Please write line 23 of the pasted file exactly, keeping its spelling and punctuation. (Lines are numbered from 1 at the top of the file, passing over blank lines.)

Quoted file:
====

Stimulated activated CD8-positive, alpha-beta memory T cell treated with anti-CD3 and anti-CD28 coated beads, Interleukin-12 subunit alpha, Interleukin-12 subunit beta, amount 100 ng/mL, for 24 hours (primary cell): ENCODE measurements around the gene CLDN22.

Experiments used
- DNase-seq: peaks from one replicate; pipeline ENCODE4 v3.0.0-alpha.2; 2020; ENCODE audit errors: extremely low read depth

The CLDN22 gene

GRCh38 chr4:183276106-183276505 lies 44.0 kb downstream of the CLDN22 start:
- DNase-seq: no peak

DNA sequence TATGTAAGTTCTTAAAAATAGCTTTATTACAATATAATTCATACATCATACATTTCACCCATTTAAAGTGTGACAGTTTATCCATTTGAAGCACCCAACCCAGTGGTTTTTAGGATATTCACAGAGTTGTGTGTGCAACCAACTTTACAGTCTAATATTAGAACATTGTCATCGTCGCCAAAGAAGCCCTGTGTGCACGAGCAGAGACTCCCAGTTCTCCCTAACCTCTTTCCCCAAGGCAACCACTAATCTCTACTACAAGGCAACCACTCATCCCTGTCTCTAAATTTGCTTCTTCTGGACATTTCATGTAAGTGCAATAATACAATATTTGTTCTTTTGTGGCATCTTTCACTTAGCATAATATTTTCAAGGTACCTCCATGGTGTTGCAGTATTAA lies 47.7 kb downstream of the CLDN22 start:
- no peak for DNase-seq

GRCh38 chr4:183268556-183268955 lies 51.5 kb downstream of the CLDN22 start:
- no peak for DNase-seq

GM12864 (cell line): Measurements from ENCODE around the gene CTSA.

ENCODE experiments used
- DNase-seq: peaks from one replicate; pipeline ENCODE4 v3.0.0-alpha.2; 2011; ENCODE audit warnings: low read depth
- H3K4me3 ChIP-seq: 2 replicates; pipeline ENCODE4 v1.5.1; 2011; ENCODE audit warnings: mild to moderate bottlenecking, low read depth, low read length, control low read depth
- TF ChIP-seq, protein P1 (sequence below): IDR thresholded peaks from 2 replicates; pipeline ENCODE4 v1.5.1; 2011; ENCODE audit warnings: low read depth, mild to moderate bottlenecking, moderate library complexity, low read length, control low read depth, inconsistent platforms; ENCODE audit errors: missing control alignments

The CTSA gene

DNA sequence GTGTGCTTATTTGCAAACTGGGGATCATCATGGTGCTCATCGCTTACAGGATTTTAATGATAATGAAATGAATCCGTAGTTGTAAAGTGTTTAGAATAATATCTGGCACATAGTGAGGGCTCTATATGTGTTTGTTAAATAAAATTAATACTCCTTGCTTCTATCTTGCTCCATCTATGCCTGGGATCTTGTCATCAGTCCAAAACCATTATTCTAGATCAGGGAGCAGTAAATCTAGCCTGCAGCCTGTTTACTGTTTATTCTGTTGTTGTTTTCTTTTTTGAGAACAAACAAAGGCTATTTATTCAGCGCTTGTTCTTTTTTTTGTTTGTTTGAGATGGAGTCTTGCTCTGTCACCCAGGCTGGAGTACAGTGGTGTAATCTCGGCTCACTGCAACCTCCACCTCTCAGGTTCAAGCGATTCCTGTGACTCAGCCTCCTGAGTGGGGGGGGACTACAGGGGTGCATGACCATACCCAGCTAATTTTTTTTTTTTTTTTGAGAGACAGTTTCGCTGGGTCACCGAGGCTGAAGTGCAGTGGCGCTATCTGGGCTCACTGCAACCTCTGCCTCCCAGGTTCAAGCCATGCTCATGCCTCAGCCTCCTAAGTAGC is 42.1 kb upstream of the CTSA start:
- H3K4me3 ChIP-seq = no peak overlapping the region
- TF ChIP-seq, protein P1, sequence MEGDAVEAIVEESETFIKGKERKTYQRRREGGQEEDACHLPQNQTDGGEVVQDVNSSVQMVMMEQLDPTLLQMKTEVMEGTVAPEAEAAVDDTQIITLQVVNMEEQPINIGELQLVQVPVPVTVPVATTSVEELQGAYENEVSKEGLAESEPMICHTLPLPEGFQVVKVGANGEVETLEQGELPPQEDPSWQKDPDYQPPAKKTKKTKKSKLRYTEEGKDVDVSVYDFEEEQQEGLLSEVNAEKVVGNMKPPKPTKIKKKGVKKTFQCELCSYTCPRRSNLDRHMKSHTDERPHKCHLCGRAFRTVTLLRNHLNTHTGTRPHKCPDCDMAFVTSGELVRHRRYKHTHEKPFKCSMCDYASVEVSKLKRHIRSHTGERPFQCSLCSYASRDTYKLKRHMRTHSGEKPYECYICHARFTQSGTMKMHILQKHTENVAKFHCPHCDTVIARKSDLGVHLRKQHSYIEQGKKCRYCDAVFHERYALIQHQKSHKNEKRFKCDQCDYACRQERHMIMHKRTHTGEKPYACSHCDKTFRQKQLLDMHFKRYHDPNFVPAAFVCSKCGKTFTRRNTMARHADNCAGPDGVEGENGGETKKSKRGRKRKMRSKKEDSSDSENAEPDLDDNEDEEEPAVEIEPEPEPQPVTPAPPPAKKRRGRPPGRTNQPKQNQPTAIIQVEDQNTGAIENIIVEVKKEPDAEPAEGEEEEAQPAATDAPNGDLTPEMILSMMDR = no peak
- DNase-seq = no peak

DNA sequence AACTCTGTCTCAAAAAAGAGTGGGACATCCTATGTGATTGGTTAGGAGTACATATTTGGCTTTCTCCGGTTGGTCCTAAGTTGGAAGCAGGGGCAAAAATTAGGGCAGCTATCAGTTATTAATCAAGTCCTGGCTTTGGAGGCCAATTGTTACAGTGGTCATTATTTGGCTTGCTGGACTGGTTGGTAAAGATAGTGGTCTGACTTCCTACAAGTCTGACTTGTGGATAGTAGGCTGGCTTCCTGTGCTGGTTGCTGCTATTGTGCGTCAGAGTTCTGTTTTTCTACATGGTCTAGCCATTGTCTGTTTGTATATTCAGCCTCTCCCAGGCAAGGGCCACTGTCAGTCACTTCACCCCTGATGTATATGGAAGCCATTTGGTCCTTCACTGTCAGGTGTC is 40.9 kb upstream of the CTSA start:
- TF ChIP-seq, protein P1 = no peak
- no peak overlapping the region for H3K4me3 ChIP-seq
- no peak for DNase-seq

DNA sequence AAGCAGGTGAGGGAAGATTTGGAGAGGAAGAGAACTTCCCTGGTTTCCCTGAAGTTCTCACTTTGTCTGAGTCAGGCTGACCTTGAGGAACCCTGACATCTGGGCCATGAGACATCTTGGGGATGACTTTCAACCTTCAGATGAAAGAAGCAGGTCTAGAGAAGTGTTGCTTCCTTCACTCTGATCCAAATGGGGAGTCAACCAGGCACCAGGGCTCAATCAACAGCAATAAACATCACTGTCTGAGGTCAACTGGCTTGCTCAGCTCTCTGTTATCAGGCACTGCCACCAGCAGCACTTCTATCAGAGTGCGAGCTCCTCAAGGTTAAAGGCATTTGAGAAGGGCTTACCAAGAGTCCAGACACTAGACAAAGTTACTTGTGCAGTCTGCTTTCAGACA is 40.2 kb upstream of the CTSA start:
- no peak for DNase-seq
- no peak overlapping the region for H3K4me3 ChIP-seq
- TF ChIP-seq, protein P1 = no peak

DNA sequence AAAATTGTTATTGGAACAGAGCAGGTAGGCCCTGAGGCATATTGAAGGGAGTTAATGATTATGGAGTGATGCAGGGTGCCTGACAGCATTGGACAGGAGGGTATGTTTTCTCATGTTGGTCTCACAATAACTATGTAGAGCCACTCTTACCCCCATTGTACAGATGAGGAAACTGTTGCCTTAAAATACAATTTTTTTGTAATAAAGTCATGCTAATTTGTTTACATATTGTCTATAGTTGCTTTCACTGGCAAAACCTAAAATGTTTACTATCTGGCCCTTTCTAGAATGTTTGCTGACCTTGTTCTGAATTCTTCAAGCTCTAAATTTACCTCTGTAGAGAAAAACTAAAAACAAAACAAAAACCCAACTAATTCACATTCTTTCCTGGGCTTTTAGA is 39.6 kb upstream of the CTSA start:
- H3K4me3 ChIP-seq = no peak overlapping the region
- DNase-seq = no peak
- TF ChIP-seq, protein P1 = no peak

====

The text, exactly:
- no peak overlapping the region for H3K4me3 ChIP-seq